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    Re: Lunars in literature
    From: Greg R_
    Date: 2009 Jan 30, 15:28 -0800

    Hewitt Schlereth  wrote:
    
    > sounds like MD may be digitized and sitting somewhere searchable.
    > How do I go about it?
    
    Would this work for you?
    
    http://onlinebooks.library.upenn.edu/webbin/gutbook/lookup?num=2701
    
    --
    GregR
    
    
    --- On Fri, 1/30/09, Hewitt Schlereth  wrote:
    
    > From: Hewitt Schlereth 
    > Subject: [NavList 7202] Re: Lunars in literature
    > To: NavList@fer3.com
    > Date: Friday, January 30, 2009, 2:56 PM
    > Has anyone searched Moby Dick for lunars, noon sight or
    > sextant? If
    > not, sounds like MD may be digitized and sitting somewhere
    > searchable.
    > How do I go about it?
    >
    > Hewitt
    >
    > On 1/30/09, George Huxtable  wrote:
    > >
    > >  Clearly, Google Books has been busy of late
    > digitising American popular
    > >  fiction of the 19th century, and d walden has had
    > some fun searching out
    > >  references to lunars.
    > >
    > >  A repeated theme seems to be the rough-and-ready
    > American mariner, rejecting
    > >  such gimmicks as lunars and chronometers.
    > >
    > >  And that seems to have had a resonance in real life,
    > to judge by an account
    > >  by Silvio A Bedini, chronicler of American
    > technology. He quotes from
    > >  Samuel Eliot Morison,s  "The Maritime History of
    > Massachusetts 1783-1860"
    > >  (1921), who noted that even in the early nineteenth
    > century, the position of
    > >  a ship was generally still determined by dead
    > reckoning with the use of only
    > >  a compass, log line, and deep-sea lead. Among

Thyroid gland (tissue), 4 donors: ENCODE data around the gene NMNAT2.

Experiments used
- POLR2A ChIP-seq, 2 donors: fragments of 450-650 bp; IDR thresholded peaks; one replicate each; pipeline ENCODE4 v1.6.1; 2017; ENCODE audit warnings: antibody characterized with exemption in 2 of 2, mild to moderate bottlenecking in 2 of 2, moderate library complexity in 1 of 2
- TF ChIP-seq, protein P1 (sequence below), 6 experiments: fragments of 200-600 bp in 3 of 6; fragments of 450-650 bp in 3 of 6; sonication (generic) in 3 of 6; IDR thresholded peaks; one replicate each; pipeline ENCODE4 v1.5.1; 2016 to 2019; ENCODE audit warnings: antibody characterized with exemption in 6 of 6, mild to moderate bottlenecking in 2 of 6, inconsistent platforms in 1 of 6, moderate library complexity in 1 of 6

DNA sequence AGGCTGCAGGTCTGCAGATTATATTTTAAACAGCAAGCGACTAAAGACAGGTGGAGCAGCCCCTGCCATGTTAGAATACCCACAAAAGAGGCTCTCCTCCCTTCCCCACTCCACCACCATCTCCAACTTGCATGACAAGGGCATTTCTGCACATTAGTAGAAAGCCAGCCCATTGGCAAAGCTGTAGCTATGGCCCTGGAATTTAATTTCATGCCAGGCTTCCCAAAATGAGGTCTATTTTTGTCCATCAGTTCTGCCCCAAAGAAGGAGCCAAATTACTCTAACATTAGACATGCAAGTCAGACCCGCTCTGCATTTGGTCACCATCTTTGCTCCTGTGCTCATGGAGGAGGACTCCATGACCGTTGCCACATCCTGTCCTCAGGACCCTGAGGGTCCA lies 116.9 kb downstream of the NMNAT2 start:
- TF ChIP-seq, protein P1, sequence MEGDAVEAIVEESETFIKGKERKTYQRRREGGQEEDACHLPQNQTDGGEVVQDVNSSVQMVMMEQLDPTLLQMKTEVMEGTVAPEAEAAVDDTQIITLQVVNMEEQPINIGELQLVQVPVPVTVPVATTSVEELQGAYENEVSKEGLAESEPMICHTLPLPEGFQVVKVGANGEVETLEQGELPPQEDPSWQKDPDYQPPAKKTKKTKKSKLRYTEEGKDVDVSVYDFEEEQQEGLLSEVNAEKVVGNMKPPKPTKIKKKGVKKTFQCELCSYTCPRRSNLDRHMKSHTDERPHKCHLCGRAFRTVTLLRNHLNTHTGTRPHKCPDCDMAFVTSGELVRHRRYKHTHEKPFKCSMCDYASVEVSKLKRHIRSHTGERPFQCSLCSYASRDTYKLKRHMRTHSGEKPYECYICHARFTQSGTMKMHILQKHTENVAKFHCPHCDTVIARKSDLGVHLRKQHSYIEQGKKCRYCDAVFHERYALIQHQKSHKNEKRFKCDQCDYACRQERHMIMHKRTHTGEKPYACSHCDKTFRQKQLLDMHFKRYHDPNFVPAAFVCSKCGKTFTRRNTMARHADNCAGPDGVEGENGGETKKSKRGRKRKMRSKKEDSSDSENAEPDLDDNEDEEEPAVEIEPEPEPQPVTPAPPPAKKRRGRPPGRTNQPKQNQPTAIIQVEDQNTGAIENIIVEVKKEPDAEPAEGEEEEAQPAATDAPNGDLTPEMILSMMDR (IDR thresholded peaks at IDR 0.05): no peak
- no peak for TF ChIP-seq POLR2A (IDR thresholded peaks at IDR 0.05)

> examples of Atlantic voyages
    > >  made by American vessels using these traditional
    > methods, he reported that
    > >  an American vessel was seized at Christiansand,
    > Norway, because she had
    > >  arrived in port without chart or sextant. The ship
    > was freed only after
    > >  other American shipmasters in the port protested that
    > they frequently sailed
    > >  the width of the Atlantic without those aids,
    > claiming that any comptent
    > >  seaman could do so."
    > >
    > >  And such seat-of-the-pants navigation seems to have
    > applied particularly to
    > >  American whalers. Although I can't now recall
    > chaper and verse, I've read
    > >  several accounts of merchant vessels being
    > "spoken" by New England whalers,
    > >  asking for a position, who hardly knew what ocean
    > they were in. Of course,
    > >  whalers were a rather special case. They would make
    > incredible voyages from
    > >  New England ports, right through the Pacific and into
    > the Bering Straits,
    > >  away for four years or so, only sighting land on the
    > passage round the Horn,
    > >  and sometimes not even then. In mid-ocean, they
    > didn't really care exactly
    > >  where they were, not making a passage from A to B,
    > but simply wandering in
    > >  search of "fish". If these were Sperm
    > whales, these could be anywhere on the
    > >  world's oceans.
    > >
    > >  George.
    > >
    > >  contact George Huxtable, at  george{at}hux.me.uk
    > >  or at +44 1865 820222 (from UK, 01865 820222)
    > >  or at 1 Sandy Lane, Southmoor, Abingdon, Oxon OX13
    > 5HX, UK.
    > >
    > >
    > >
    > >  >
    > >
    >
    >
    
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